The Burden of Houseplants

We recently moved from a large house with large rooms to a tiny bungalow (which, actually, cost $30 000 more than the large house. Oh, Toronto vs. outlying suburb housing prices, you so silly.) Admittedly, the large house was a little too large for the three of us who were used to living in doll-house like spaces, and the extra space was useless and left empty after my grandfather went to a home.

We’ve managed to rid the house of most of the superflous furniture, but there’s still one problem that’s become a bit of a hassle. The houseplants.

What do you do with them? There are only a certain amount of spaces in front of the window where they can thrive.

The ornamental orange was from a clipping my mom brought back from Florida over 20 years ago. The one on the bottom in the second picture was from a clipping another mother gave us when I was in first grade. The palm was one we picked up from Ikea to stage the old house.

It took me a while to get used to scrapping plants at work. We only sell the “best quality” product, so if a plant is wilting a little or maybe just needs a repotting or a little TLC, we usually just wind up throwing them out if no one’s buying. I hated it at first. We scrapped 50 potted Ranunculus in the spring, I remember. The leaves we a little yellow and they were getting scraggly, but still, give them a chance. Maybe I’m just a too much of a softie. (I’ve personally adopted two orchids that had already lost their flowers and two scraggly burning bushes that were brought back by perfectionist customers.)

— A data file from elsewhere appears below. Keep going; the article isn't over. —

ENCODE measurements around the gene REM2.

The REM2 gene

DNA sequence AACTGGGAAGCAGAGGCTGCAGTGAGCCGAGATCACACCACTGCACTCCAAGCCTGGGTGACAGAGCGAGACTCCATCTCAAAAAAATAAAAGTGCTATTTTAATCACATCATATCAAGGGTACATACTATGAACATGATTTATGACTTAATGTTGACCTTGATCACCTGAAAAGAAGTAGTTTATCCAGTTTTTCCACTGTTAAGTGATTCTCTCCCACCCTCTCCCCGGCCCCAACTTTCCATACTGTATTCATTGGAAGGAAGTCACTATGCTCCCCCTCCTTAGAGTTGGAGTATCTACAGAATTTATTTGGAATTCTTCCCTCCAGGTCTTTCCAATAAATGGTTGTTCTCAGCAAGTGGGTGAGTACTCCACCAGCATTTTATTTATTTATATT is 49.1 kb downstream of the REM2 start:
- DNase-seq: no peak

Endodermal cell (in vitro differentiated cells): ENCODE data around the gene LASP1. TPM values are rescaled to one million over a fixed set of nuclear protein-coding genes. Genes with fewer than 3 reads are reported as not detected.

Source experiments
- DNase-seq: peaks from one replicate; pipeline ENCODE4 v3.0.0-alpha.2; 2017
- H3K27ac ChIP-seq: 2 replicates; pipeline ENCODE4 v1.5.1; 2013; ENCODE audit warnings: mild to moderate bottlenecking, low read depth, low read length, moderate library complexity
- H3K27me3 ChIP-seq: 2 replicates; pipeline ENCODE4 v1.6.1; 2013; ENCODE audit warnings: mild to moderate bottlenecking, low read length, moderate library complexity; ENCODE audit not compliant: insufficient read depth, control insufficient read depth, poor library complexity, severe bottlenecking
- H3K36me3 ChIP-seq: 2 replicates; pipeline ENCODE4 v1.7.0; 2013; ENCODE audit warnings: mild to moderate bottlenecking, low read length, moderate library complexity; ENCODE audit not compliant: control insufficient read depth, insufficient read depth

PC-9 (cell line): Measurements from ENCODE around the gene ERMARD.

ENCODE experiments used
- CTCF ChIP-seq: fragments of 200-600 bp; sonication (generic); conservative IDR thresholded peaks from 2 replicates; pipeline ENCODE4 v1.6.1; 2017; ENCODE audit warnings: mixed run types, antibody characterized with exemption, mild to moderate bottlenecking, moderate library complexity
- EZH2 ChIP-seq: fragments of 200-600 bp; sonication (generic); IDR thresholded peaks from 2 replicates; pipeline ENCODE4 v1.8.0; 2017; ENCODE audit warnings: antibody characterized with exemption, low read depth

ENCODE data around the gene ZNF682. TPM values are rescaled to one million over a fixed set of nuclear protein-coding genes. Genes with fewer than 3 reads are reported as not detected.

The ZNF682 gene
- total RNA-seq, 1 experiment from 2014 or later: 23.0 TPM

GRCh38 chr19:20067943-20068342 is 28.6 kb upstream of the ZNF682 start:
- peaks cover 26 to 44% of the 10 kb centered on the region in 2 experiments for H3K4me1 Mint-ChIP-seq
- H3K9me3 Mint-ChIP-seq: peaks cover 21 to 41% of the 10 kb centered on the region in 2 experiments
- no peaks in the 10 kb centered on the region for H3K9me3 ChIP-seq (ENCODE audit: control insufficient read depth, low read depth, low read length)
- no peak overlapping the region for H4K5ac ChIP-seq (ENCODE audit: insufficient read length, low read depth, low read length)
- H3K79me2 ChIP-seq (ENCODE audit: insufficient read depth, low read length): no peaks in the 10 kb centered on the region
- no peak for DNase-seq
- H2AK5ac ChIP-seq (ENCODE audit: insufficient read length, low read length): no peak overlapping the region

What do you do with unwanted houseplants? Throw them out? Give them away? Sell them at garage sales? (I actually vividly remember my mom doing this as a kid. Damn spider plants, can’t stop them!) Stores don’t take them.

But, at home, these plants have been a mainstay in our home for as along as I can remember. After seeing so many houseplant returns and customers’ complete failures at maintaining them, I have to respect the skill my mom must have put into getting some of these to thrive for so long.

Maybe tripping over the jungle of houseplants once and a while isn’t so bad. It could be worse. My mom could be trying to over-winter a $2 geranium and some mums in ugly, half-dead states. Oh, wait. She is.


2 responses to “The Burden of Houseplants

  1. I’m like you…it is hard to get rid of a plant if it has any hope of living. Have a Merry Christmas.